Farm Beat: Farmworker videos raise awareness of pesticides

jholland@modbee.comJuly 19, 2013 

N09SWEET POTATOES

SUN-STAR PHOTO BY MARCI STENBERG Shielded from the hot sun by brightly colored umbrellas, farmworkers thin out sweet potato plants, later to be planted in the same field or another field. They work from 6am to 3pm.

MARCI STENBERG — Merced Sun-Star

— A few farmworkers have found a side job — acting in cell phone videos that educate fellow workers about pesticide safety.

The California Poison Control System this week launched a campaign, the Pesticide Safety Project, that aims to keep workers from being exposed to harmful amounts of the chemicals.

Spraying is regulated by counties and the state, with rules such as training and protective suits for applicators, limits on windy days, and waiting periods before entering treated fields.

The Spanish-language videos, starring real workers, describe what to do if something goes wrong. They note the symptoms of pesticide poisoning and advise workers that they can report it without fear of being fired or other retaliation.

One video says that before going home, they should change out of work clothes that might bear even small traces of pesticides.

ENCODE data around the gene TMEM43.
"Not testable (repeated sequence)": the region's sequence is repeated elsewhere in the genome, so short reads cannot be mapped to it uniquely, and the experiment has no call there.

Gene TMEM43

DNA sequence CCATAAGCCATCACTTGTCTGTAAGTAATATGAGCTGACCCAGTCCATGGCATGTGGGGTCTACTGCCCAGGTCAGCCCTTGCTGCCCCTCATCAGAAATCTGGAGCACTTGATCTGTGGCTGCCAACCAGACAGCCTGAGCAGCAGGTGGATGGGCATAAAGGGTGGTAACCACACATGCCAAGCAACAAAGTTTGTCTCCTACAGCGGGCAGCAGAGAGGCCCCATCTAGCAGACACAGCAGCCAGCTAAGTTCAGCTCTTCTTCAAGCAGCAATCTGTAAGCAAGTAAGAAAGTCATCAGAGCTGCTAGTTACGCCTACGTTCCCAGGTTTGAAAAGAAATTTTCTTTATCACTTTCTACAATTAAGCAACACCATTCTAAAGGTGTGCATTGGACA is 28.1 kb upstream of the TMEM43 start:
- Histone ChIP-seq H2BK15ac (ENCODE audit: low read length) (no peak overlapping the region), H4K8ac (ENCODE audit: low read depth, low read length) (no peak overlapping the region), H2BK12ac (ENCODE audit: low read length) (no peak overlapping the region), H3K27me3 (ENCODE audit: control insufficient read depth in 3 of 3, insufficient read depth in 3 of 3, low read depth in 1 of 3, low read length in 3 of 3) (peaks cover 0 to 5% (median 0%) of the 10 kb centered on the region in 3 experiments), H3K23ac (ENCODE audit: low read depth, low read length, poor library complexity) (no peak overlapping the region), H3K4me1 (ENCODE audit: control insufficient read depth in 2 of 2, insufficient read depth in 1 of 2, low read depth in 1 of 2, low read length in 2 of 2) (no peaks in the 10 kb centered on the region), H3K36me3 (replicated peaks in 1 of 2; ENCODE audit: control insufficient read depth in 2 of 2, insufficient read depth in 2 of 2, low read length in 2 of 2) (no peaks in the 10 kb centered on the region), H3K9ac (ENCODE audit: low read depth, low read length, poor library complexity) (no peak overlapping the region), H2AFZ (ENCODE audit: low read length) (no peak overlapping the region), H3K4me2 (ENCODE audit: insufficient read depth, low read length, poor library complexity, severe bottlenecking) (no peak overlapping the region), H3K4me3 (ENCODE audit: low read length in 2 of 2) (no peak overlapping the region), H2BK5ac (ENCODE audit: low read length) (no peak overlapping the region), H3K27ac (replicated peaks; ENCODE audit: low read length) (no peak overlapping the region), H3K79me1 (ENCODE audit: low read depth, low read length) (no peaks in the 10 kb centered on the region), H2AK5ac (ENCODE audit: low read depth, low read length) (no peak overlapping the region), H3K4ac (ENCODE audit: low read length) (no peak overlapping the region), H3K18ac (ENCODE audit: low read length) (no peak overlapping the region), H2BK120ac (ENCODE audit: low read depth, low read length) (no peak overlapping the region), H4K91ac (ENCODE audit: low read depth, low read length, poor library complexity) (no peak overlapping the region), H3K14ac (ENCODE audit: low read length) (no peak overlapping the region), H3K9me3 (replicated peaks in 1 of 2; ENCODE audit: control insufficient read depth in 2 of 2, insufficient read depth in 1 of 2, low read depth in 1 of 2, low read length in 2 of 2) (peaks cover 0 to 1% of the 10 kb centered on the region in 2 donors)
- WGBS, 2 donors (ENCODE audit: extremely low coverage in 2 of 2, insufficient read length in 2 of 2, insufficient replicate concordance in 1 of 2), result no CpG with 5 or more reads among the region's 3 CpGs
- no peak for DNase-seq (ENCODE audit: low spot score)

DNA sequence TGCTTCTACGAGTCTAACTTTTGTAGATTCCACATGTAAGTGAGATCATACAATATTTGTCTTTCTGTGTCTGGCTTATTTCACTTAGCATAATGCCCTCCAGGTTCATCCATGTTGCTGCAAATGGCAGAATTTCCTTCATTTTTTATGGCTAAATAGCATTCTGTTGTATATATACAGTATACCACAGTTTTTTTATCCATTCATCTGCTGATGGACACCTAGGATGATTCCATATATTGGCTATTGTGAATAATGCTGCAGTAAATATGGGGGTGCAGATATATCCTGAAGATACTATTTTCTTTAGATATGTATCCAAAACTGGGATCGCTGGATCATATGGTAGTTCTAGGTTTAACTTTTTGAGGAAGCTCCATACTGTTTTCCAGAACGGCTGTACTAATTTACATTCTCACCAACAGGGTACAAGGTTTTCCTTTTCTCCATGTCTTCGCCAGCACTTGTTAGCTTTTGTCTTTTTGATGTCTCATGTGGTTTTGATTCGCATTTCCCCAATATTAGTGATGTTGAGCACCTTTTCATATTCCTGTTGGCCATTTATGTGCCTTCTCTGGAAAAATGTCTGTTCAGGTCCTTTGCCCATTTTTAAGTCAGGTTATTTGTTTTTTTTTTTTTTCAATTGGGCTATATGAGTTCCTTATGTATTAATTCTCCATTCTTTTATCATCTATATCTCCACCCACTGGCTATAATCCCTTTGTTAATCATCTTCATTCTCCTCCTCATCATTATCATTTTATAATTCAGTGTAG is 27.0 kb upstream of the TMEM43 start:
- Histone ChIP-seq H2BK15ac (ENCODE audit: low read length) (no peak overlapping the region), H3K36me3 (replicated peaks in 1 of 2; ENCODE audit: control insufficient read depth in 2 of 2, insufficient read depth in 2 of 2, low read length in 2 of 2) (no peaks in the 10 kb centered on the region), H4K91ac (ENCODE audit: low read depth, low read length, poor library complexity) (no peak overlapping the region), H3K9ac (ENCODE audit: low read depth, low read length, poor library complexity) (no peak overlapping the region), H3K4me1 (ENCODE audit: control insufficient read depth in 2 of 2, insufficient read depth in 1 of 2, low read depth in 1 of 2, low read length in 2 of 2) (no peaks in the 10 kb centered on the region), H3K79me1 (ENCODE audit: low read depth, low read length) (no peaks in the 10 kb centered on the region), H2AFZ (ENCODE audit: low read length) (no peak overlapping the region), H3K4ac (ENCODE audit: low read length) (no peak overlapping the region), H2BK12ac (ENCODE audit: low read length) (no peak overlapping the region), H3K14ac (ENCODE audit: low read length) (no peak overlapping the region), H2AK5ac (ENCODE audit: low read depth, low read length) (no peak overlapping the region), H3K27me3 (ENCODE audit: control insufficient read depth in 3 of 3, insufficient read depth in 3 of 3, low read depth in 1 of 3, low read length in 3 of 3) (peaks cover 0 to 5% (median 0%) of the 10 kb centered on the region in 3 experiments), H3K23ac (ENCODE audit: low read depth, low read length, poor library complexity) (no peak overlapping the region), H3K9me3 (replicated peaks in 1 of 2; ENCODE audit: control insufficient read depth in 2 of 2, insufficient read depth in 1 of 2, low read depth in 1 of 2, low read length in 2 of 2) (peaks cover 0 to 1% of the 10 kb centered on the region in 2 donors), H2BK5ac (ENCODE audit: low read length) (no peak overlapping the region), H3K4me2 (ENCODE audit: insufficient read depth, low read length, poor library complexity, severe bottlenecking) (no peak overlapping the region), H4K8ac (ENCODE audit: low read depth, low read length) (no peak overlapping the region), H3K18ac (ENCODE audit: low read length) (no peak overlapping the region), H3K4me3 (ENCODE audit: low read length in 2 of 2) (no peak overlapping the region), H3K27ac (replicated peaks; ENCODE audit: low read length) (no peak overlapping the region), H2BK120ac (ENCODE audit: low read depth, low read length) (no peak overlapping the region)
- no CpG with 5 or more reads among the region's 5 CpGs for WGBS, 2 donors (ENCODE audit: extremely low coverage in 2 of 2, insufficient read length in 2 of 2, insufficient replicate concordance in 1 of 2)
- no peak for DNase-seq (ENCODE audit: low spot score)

"Working from dawn to dusk, all I want to do is get home as soon as possible, be with my family, hug my kids," an actor says in the English subtitles. "But no matter how impatient I am to leave, I take precautions to avoid getting the pesticides from the fields into my home."

Another video shows how workers' families can keep household pests out of their homes, which reduces the need to spray.

Research found that mobile devices would be more effective than printed material at getting the word out, said Iana Simeonov, director of program development at the Poison Control System, in a news release.

"For many farmworkers, mobile phones are their sole gateway to the Internet," she said.

The videos also are intended for community health care advocates known as "promotores."

The Poison Control System long has provided around-the-clock help by phone to people dealing with various kinds of poisoning. It launched the farmworker project in cooperation with the California Department of Pesticide Regulation and the Western Center for Agricultural Health and Safety at the University of California at Davis.

To see the videos, go to www.thesafetyofyourfamily.com. To report a pesticide exposure, call (877) 378-5463.

Have an idea for the Farm Beat? Contact John Holland at jholland@modbee.com.

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